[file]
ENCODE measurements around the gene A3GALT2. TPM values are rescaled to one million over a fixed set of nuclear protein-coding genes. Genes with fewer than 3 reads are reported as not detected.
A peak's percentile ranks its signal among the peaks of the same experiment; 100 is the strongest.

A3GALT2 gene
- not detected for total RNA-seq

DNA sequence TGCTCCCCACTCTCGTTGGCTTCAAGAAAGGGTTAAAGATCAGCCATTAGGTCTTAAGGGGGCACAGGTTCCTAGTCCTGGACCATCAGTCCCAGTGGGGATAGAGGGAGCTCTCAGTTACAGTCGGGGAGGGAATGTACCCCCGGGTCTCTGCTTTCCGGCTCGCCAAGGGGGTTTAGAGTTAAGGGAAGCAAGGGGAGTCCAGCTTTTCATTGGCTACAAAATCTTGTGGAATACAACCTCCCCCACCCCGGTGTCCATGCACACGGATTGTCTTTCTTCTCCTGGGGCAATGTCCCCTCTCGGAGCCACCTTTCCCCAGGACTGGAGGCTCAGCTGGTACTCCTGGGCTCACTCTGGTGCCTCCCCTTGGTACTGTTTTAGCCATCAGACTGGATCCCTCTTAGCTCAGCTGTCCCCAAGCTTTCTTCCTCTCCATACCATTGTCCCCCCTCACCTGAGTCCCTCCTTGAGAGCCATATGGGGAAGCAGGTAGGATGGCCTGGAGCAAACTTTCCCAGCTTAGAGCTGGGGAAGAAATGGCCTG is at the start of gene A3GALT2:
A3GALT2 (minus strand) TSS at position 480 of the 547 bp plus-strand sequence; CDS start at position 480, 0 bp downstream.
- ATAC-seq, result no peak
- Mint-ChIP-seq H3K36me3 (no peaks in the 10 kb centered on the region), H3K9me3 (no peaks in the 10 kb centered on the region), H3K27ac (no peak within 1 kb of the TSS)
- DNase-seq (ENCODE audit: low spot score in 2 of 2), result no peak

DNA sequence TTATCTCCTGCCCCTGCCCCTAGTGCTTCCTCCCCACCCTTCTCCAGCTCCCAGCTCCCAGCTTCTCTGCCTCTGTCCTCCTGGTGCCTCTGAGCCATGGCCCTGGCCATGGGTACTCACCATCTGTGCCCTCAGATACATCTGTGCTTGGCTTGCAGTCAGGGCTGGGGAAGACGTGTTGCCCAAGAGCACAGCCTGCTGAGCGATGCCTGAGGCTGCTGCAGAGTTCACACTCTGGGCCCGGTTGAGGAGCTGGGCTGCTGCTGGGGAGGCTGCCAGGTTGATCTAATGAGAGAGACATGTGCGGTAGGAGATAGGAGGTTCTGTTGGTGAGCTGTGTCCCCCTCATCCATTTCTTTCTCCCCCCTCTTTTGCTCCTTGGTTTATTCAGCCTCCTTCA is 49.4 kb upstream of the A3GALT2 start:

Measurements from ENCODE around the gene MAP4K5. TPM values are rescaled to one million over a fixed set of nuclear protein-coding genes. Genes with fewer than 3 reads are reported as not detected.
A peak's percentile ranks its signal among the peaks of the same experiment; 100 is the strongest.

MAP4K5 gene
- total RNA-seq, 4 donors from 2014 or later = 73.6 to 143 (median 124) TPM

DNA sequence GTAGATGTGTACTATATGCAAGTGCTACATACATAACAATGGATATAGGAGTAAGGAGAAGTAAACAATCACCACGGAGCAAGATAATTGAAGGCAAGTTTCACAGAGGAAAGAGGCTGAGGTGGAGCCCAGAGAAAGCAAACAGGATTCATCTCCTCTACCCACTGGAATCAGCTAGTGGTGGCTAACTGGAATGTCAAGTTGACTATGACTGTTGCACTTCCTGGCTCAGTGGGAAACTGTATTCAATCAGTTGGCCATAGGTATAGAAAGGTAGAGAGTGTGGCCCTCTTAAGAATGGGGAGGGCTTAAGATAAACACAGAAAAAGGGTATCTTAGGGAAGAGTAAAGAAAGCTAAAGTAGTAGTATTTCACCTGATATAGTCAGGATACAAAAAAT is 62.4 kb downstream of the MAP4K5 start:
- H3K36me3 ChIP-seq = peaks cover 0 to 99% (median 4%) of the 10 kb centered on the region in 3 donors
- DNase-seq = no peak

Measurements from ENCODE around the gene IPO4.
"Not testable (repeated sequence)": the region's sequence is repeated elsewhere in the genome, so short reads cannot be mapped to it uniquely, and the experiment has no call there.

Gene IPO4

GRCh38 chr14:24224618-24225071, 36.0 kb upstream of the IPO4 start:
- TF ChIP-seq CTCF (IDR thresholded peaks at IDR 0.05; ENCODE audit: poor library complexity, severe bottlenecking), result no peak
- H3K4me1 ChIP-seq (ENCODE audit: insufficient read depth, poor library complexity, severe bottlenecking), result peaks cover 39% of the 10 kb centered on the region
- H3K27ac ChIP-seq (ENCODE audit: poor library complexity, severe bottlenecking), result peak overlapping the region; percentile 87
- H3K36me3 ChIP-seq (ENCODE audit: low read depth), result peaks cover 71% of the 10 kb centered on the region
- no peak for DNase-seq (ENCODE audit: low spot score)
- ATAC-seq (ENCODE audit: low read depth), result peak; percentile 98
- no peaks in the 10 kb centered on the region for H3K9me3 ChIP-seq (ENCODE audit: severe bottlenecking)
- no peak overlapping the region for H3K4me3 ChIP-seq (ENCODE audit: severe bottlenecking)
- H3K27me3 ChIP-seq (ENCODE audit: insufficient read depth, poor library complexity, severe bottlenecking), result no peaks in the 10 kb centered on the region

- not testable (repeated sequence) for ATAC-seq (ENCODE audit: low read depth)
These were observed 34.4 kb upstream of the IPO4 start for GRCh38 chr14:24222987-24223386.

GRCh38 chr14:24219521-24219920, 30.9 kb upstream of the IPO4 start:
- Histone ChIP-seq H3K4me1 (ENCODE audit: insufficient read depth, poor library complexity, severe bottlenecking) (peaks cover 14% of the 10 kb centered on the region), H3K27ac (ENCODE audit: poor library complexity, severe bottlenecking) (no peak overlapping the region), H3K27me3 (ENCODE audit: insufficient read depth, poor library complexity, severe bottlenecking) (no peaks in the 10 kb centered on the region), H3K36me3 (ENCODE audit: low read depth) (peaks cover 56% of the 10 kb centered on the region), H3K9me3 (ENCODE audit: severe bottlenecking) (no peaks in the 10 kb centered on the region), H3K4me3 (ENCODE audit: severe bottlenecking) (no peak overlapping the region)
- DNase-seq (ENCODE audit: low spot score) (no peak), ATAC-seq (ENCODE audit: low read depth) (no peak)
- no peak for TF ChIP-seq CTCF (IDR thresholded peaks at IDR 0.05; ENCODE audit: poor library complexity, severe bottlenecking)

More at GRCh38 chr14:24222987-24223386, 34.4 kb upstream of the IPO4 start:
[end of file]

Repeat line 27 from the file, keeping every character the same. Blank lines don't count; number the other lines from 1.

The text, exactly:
- ATAC-seq (ENCODE audit: low read depth), result peak; percentile 98